Jeremy Clarkson’s appearance on the One Show this Thursday – November 30th, the day of the public strike has become notorious for the deeply offensive comments he made. On Friday, he issued not one but two apologies for comments made on the One Show. The first relates to the following statement
I only love some birds — obviously not brown sparrows.
He apologized with the following
I realise the ordinary brown sparrow is just as important as the peregrine falcon. I caused grave offence. I hope people can find it in their hearts to forgive me.
All well and good. This may be remiss of me, but I have to confess that I care very little about the Brown Sparrow. I do appreciate that despite a decline of 68% in the population and its virtual disappearance in Central London it has no protected status in law: that trapping, poisoning, or shooting of adults; the destruction of their nests and eggs; or less directly, blocking nest holes and scaring off sparrows with noise, glue, or porcupine wire are commonplace. In such a situation I can appreciate that perhaps denigrating a species which is becoming endangered is bad form.
He then went on to apologise for the following statement
Frankly, I’d have [the striking workers] all shot. I would take them outside and execute them in front of their families.
He apologised with the following
“I didn’t for a moment intend these remarks to be taken seriously – as I believe is clear if they’re seen in context. If the BBC and I have caused any offence, I’m quite happy to apologise for it alongside them”
It is quite astounding that a man who is so clearly sensitive to the effects of his words that he would apologise at length for expressing a dislike of a type of bird, appears to be completely oblivious to whether or not his remarks about shooting trade unionists have caused offense or not.
Unlike his dislike of sparrows, presumably, his desire to have trade unionists shot was not serious – which is really quite a relief to hear. David Cameron was drawn into the row, calling his remarks “silly”, while in an official statement Downing Street stated.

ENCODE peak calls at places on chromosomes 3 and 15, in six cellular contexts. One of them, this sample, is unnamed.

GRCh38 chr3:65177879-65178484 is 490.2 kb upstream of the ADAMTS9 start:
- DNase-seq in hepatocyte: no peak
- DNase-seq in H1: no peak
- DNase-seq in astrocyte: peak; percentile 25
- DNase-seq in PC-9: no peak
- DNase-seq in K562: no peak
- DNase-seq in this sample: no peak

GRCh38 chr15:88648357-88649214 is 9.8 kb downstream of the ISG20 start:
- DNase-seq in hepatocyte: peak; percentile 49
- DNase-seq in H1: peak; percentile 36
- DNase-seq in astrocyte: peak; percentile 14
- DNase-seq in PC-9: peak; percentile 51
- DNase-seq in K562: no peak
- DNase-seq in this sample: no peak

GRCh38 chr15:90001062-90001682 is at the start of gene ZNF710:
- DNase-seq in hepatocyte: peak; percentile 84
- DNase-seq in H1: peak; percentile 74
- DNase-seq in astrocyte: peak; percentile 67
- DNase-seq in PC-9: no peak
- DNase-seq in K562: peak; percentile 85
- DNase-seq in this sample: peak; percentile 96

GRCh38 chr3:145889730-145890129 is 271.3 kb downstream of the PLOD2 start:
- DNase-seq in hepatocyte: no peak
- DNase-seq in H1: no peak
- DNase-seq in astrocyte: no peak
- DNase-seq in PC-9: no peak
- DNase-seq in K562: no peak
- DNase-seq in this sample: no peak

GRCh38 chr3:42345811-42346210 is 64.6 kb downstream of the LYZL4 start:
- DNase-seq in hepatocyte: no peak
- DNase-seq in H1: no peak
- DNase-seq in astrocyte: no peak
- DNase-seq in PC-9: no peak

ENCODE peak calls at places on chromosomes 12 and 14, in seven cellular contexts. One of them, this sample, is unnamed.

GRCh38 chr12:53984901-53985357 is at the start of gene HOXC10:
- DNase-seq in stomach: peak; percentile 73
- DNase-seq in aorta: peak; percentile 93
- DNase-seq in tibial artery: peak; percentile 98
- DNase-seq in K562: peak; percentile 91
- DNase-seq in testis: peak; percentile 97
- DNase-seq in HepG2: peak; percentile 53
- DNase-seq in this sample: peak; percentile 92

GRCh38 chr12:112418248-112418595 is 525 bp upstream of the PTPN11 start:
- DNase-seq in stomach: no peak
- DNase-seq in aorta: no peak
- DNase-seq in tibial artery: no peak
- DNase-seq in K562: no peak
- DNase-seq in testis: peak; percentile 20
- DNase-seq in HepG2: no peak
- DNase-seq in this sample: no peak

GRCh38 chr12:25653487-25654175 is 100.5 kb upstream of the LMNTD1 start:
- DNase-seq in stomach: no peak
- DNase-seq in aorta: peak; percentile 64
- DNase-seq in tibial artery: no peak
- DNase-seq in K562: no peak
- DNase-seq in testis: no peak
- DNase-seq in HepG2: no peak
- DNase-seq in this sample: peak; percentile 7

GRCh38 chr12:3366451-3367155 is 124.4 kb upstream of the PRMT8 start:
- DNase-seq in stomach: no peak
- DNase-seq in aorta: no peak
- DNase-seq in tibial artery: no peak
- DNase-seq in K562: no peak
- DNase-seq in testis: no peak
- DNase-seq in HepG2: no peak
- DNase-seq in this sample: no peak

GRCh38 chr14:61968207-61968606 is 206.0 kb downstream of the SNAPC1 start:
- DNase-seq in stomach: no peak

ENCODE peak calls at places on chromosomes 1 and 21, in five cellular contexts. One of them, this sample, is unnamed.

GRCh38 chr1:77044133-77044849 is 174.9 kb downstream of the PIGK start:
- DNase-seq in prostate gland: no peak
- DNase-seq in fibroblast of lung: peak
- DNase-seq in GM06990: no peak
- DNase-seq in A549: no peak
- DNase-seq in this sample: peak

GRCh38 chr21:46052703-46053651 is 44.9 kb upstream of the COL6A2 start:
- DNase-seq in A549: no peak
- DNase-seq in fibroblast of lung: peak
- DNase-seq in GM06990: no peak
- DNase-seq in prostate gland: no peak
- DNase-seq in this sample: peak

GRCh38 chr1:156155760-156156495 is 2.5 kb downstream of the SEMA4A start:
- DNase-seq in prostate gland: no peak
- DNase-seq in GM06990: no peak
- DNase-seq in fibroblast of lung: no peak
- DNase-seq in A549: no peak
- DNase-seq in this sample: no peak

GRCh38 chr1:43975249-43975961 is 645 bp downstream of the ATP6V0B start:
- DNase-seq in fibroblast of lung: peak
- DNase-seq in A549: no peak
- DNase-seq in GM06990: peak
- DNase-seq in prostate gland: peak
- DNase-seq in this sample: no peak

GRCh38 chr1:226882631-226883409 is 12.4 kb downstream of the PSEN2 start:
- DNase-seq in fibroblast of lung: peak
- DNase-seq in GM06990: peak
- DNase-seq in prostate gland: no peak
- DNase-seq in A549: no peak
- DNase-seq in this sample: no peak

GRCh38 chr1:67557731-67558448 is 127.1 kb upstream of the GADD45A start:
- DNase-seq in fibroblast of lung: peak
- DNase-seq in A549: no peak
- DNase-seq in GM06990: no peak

Execution is not government policy and we have no plans to make it government policy
Well that’s good then. I am relieved to hear that Downing Street has no plans to authorise the use of rubber bullets – as they did for the student protest on November 9th or capitulate to populist demands such as the demand to use live bullets during the English Riots as a third of the populace desired.
Jeremy Clarkson may have intended his remarks in jest, but they really weren’t funny. In the Philippines sixty four trade unionists were murdered between 2001 and 2006, many in front of their families. In August this year two public services Guatemalan trade unionists were killed in machete attacks; in September Byron Arreaga, a member of the Guatemalan administrative workers union was shot dead, and again in October, another trade unionist was killed. In Columbia, one of the most risky countries to be involved in the labour movement twenty four trade unionists have been murdered this year alone. In 2010 the last year for which there are international figures, ninety people were murdered for their trade union activities. These murders aren’t a joke: being taken outside and shot in front of your families is real risk and fear for many many trade unionists around the world.
And I have no doubt that there will be some members of the trade unions in the UK that will hear Clarkson’s comments and feel a chill go through them as they recollect the mothers, fathers, sisters, brothers, friends and comrades that they have lost because someone thought that suggesting that trade unionists be taken outside and executed was a good idea.